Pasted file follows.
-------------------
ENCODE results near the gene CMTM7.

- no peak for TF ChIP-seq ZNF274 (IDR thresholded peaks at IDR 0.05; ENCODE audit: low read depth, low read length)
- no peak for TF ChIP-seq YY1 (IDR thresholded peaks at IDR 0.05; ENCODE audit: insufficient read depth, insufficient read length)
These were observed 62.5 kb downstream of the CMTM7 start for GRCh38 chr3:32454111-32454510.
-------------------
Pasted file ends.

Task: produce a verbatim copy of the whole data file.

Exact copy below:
ENCODE results near the gene CMTM7.

- no peak for TF ChIP-seq ZNF274 (IDR thresholded peaks at IDR 0.05; ENCODE audit: low read depth, low read length)
- no peak for TF ChIP-seq YY1 (IDR thresholded peaks at IDR 0.05; ENCODE audit: insufficient read depth, insufficient read length)
These were observed 62.5 kb downstream of the CMTM7 start for GRCh38 chr3:32454111-32454510.